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Eminent Disdain

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I read with disbelief Ben Joravsky's "Tied to the Tracks" [January 4]. I didn't believe that the pretense of democracy existed within the city limits of Chicago. I couldn't believe that Darren Brown was "invited" to meet with CTA officials and his alderman, where officials were "conciliatory" and "explained" and even "offered" to build him a new shop! Wow! Wow! Triple Wow! Darren Brown should fall to his knees and thank whatever coffee God it is that he prays to for such consideration.

The neighborhood that I live in, Bridgeport, is anything but democratic. Hell, politically it's downright totally totalitarian, a political backwater. Go south of Roosevelt Road and community participation is a bribe to the alderman. I too am being put out of business. And my alderman, James Balcer, did not "invite" me anywhere, "explained" nothing, "offered" nothing, and was not even "conciliatory." But he did give me the phone number of the attorney handling the condemnation process, Earl Neal.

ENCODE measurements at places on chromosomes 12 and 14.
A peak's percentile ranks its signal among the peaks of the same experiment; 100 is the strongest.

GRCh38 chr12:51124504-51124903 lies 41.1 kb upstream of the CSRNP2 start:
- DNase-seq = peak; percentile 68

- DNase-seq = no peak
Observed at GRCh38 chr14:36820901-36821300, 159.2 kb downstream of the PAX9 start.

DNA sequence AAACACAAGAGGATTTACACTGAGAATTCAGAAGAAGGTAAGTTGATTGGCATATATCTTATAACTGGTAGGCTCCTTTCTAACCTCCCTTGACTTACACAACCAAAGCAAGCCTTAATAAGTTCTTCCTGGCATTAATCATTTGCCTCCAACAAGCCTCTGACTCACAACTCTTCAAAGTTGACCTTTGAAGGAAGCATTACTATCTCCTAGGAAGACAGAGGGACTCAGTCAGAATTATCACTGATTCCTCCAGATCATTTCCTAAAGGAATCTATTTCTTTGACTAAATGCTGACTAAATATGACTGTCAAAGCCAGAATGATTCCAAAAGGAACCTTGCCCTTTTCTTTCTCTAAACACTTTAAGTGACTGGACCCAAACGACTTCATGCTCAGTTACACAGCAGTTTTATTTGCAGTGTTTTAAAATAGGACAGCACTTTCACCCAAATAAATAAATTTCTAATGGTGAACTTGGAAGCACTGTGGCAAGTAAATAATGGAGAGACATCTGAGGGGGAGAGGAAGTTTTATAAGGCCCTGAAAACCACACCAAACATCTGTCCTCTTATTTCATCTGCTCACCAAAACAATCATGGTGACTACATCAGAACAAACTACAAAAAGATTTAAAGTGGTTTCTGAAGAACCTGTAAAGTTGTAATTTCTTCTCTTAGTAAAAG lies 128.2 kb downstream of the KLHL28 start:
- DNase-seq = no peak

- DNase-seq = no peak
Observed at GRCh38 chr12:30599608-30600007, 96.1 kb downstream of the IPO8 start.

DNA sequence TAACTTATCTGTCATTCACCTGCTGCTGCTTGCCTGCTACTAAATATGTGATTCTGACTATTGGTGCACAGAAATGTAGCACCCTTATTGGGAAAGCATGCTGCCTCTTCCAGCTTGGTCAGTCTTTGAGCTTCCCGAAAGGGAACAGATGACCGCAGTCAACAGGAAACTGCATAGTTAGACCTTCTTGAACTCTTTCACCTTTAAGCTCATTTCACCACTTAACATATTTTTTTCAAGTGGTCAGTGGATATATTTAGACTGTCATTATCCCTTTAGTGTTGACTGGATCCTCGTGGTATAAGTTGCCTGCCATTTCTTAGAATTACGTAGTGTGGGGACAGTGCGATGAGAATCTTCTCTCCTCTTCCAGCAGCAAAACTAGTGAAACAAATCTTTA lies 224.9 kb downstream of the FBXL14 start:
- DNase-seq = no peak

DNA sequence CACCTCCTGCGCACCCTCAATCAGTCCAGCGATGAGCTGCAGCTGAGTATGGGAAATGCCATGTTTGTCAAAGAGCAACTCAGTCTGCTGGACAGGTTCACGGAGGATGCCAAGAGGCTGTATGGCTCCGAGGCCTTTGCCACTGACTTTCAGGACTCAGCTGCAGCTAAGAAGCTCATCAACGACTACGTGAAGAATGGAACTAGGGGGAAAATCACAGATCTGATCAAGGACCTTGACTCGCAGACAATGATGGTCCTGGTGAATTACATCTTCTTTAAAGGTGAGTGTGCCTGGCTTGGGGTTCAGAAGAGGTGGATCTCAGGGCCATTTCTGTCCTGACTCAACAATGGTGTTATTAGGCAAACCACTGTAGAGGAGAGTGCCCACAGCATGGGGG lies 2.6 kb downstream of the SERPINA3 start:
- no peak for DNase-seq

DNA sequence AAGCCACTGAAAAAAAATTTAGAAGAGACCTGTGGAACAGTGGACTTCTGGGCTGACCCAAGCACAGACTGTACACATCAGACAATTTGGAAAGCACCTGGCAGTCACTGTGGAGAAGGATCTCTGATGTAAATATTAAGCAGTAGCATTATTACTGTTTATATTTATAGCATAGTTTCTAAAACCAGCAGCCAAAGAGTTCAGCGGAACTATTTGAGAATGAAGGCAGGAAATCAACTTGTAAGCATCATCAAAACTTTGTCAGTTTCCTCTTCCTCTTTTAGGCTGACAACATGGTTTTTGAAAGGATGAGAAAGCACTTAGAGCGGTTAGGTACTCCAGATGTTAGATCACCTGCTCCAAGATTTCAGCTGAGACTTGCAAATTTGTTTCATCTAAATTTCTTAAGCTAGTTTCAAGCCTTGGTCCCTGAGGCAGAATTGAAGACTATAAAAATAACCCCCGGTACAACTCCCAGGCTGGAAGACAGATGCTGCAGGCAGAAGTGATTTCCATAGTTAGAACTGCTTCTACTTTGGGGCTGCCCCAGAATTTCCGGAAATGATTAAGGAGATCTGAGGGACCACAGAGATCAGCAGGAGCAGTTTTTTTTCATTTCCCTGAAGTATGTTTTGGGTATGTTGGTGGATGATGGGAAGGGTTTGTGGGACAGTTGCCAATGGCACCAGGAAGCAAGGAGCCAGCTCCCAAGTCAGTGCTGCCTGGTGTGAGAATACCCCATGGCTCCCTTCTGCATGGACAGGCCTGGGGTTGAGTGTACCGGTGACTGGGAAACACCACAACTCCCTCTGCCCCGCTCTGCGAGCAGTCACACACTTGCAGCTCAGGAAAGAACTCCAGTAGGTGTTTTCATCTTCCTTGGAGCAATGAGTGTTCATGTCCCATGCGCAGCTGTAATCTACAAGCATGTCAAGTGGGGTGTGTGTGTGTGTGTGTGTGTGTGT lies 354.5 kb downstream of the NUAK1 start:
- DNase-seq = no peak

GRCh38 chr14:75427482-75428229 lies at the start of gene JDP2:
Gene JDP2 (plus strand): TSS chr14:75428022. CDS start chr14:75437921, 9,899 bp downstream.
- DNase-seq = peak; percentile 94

And Mr. Neal's assistant, Liz Perez, told me as I put my trembling lips closer to the phone, you can tell your friends there with you you'll have to go. "You had better look for another store," she cautioned.

Here in Bridgeport, they condemn and destroy without even a clearly defined explanation as to the future use of the property. Proof: The entire west side of Halsted Street, from 34th to 35th, was taken by eminent domain over two years ago. Today it sits with an Available for Development sign on it. Over a dozen small businesses were sent packing. Now they say it's a new police station. Imagine condemning three entire city blocks for one police station. I suppose it's going to be as big as the Pentagon!

And it doesn't matter to them that I too am a successful business, Augustine's Spiritual Goods, a store that has been the subject of many local media and TV stories, your paper included. Nobody's looking to build me anything.

However, when I do relocate, I want to move right next door to Darren Brown and make offerings to the same coffee God that is so so good to him.

Thank you, lord, thank you!

Frank Pulaski

Bridgeport

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